Aquaflow signs cooperation agreement with CRI Catalyst Company to develop renewable fuels from algae and multi-biomass stock using IH2 catalytic pyrolysis
New Zealand-based algal technology company, Aquaflow Bionomic Corporation, signed an agreement with Texas-based CRI Catalyst Company to test and to evaluate projects that bring together Aquaflow’s algal capability and the Integrated Hydropyrolysis and Hydroconversion technology (IH2) technology to produce commercially viable cellulosic hydrocarbon fuels and blendstocks.
Early this year, CRI acquired exclusive global sublicensing rights for the IH2 technology from Illinois-based Gas Technology Institute (GTI) where the technology was developed. (Earlier post.) CRI Catalyst Company is part of CRI/Criterion Inc., the global catalyst technology company of the Shell Group.
GTI received funding support from the US Department of Energy (EERE Office of Biomass Program) under the integrated biorefinery initiative for the development of IH2. Participants in GTI’s project included Cargill, Johnston Timber, Aquaflow, Blue Marble Energy, National Renewable Energy Laboratory (NREL) and Michigan Technological University.
The Integrated Hydropyrolysis and Hydroconversion (IH2) is an advanced pyrolysis technology which utilizes low pressure hydrogen together with a proprietary catalyst to cost-effectively converts biomass directly into renewable gasoline, jet and diesel hydrocarbon blendstocks.
IH2 produces significant amounts of export energy in addition to the renewable transportation fuels, while minimizing impact on the surrounding environment by manufacturing its own hydrogen and recycling the water used in the process. GTI says that renewable gasoline (RG) produced by the IH2 process results in more than 90% lower greenhouse gas emissions than petroleum-based fuels.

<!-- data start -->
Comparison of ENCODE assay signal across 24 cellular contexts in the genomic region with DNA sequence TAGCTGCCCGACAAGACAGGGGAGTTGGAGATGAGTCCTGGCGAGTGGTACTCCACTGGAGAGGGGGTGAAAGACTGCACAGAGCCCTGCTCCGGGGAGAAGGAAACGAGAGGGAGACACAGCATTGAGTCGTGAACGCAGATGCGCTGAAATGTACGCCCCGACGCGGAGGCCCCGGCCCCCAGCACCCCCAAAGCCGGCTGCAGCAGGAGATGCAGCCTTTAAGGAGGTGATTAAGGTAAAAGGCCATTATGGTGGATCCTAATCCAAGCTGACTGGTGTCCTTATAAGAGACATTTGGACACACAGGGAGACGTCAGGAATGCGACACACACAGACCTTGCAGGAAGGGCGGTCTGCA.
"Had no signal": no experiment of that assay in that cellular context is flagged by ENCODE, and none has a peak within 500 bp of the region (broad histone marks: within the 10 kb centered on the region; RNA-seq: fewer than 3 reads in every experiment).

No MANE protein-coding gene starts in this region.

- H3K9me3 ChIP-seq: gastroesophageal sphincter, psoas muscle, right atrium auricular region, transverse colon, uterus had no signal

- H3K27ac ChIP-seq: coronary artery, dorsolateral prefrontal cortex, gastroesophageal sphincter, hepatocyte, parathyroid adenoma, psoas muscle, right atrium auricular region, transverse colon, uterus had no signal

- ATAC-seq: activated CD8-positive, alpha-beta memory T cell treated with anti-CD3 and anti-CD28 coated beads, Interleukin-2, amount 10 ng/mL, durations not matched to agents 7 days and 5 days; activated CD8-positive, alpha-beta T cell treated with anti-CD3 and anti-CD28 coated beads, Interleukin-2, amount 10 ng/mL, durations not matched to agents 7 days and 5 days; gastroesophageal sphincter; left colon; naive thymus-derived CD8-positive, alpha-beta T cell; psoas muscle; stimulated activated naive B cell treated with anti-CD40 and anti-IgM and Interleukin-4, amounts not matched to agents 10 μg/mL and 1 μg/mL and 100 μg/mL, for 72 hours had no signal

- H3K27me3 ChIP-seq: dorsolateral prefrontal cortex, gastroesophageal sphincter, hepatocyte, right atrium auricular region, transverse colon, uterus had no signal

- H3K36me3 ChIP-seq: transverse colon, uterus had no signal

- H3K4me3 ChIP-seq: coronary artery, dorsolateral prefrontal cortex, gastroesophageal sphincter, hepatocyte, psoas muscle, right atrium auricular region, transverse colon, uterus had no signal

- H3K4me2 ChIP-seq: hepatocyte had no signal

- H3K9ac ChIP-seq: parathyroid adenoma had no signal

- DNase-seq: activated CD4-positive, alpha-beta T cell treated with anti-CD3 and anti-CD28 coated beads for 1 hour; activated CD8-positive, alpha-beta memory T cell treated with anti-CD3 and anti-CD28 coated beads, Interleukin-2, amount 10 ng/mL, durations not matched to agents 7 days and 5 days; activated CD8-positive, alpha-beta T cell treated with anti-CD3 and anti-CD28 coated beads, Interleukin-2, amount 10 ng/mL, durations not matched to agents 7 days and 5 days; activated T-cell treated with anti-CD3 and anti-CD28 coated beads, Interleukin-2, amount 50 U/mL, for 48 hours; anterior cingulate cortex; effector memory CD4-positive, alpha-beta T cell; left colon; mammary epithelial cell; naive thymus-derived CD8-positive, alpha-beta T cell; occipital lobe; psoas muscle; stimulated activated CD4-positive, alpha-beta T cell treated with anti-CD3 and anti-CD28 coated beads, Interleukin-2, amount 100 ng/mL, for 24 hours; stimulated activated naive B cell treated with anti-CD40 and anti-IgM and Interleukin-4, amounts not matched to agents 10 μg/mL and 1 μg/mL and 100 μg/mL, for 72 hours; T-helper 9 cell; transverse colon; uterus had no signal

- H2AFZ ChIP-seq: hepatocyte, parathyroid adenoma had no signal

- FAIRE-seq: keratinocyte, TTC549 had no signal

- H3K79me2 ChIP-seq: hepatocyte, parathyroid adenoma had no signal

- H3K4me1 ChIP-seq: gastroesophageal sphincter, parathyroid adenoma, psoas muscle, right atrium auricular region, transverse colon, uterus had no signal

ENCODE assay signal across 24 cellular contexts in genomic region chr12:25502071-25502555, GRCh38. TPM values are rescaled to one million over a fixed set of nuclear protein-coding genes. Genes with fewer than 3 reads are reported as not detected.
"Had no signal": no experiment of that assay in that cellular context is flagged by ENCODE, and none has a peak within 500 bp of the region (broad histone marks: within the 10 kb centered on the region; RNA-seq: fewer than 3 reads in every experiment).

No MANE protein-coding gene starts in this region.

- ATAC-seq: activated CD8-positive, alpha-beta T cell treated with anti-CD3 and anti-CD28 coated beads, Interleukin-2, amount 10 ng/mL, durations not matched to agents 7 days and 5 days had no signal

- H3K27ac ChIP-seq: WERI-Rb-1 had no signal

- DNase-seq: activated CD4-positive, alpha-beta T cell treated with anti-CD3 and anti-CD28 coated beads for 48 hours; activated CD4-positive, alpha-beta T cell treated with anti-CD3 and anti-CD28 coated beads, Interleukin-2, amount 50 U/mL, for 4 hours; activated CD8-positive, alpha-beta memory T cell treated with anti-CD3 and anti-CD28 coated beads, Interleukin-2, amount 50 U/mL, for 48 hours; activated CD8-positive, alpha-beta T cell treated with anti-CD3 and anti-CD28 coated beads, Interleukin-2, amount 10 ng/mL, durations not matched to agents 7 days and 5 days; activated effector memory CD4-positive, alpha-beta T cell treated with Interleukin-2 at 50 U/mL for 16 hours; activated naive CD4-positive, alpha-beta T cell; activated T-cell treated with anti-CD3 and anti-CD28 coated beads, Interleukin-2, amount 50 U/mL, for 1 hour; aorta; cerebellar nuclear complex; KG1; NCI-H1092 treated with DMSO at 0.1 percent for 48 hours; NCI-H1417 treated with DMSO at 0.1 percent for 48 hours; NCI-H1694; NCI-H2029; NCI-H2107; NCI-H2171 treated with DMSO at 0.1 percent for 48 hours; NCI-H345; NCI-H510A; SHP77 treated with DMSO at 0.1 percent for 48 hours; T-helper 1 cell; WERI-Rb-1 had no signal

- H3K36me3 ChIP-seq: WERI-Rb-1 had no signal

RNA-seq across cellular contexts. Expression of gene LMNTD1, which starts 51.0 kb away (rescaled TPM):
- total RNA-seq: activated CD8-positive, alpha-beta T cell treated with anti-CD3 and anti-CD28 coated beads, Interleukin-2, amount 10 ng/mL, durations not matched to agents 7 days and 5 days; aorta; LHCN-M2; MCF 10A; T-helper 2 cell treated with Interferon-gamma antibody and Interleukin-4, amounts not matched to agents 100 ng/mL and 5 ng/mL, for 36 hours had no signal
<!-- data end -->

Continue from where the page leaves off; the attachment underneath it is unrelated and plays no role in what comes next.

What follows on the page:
The initial focus of the agreement will be on establishing a demonstration facility, most likely in the USA, said Aquaflow director, Nick Gerritsen. From this base, the partners will expand into the project opportunities currently in the Aquaflow pipeline across different geographies. Gerritsen said that the agreement is the culmination of four years’ work that Aquaflow has been doing behind the scenes; that is, a multi-biomass approach in which the chemical qualities of algae can be maximized within a mix of other biomass streams.
Aquaflow is one of the first companies in the world to take this broader approach to incorporate algae in feedstocks to enable the near-term production of drop-in fuels and chemicals. This approach gives us the flexibility to develop a multi-biomass feedstock mix specific to available resources worldwide. We believe this is a significant advance for algal biofuels over lipid oil extraction approaches to diesel and jet fuel.—Nick Gerritsen
In July, PetroAlgae Inc., a provider of licensable commercial micro-crop technology globally, also entered into an agreement with CRI to use IH2 for the conversion of PetroAlgae’s micro-crop residues into renewable fuels. (Earlier post.)